Thursday, March 31, 2016

What Do You Wear on the Plane?

Do you plan ahead of time what you're going to wear on the plane? Does it change from a short hop to a trip to Europe?

Comfort is necessary, especially on long flights. But, that doesn't mean you need to look like you just crawled out of bed. You might want to take a shawl to use as a cover up in case you get cold. Layers are also a good idea.

How about shoes? We've all seen someone in the security line trying to take off complicated shoes or laced up boots. Flats that slip on and off usually are best. You can toss some socks in your carry-on to keep your feet warm on the plane.

I have many ideas...what are some of your favorites?

Tuesday, March 29, 2016

Travel Apps...Do They Work For You?

Have you tried these travel apps?

Wayn...this one lets you search for new travel destinations based on the type of activity you'd like to do. If diving or skiing or mountain biking is your thing...this might be an app of interest to you.

HelloTel...apparently this one creates a social network around the location where you are staying. You can connect with other travelers in that area. can explore exciting world destinations through the photos of other travelers. Either look at these Instagram similar galleries or get ideas for your next trip.

Steller...create an online book of your photos.

Any others you've tried?

Sunday, March 27, 2016

Happy Easter

Have a joyous Easter...

Friday, March 25, 2016

Pack Your Dental Floss

When you go to the dentist, do they give you small packages of dental floss? My dentist does.

Did you know you can toss it in your carry on bag when you travel? Why, you might ask?

Sure, it's good as dental floss. But, it's also good for sewing on a button, provided you have a needle with a large enough eye. Double or triple a strand and use it as a make shift clothesline. Use it as string when you need to tie up something.

Use it when you break your shoe lace, or you need to fix your eye glasses and can't find the little screw, or as a hair tie...the list goes on and on.

Wednesday, March 23, 2016

Have you Visited the Cinque Terre?

This photo is not the Cinque's Morro Bay.

Many people visit the Cinque Terre in Italy every year. About 2.5 million last year, if you can fathom that many people. These five small fishing villages perched on narrow cliffs are being overrun by tour buses and by day trippers from cruise ships docking at nearby ports.

That has led to the Cinque Terre National Park limiting the number of visitors to no more than 1.5 million visitors this year. They will outfit the roads leading to the villages with devices to check the number of people. Once that number is reached, the roads close.

Tickets will be sold ahead of time online and an app is being created so you can see which of the villages are most congested.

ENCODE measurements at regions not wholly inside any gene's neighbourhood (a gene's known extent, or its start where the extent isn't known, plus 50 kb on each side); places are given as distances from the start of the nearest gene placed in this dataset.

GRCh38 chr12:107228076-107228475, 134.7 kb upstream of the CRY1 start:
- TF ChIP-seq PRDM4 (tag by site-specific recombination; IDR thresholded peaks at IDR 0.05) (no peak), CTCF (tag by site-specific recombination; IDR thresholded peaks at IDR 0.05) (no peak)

Saturday, March 19, 2016

What Do You Think?

Have you visited Italy's Cinque Terre recently? Did you find the area to be overrun with tourists? Apparently, many in Italy and specifically the Cinque Terre feel that way. 

As the UK newspaper The Guardian reports: “About 2.5 million tourists poured into the picturesque park in north-west Italy’s Liguria region last year to visit the five small fishing villages, which are connected by narrow cliffside trails.

“Residents say day-trippers from cruise ships docking at nearby ports have overwhelmed their communities and the head of the Cinque Terre park said no more than 1.5 million visitors would be let in this year.

“Roads leading to the area are being fitted with devices to gauge the number of people heading to the villages and once a certain number has been reached, access will be closed.

“Tickets will be sold ahead of time online and an app created for tourists to show which of the villages are most congested.

“Accessed by steep, winding roads, the Cinque Terre, with their brightly coloured houses, used to be a remote backwater. However, tourist numbers have risen sharply in recent years partly as a result of cruise companies adding more Italian destinations to their itineraries as other Mediterranean ports, such as Tunisia, lost their appeal following militant attacks.”

Let me know your thoughts.

Thursday, March 17, 2016

Who Really Owns This?

Walk into a rental car counter in any major airport and you'll see lots and lots of companies. Right? Did you know many of those are owned by other rental car companies?

They're not all independent.

Avis owns Budget and Zipcar
Hertz owns Dollar and Thrifty
Enterprise owns Alamo and National
Advantage owns EZ Rent a Car

Tuesday, March 15, 2016

Travel and Food...

How many of us travel to a destination because of food? If that fits you, you should head to a Tavel & Adventure Show near you.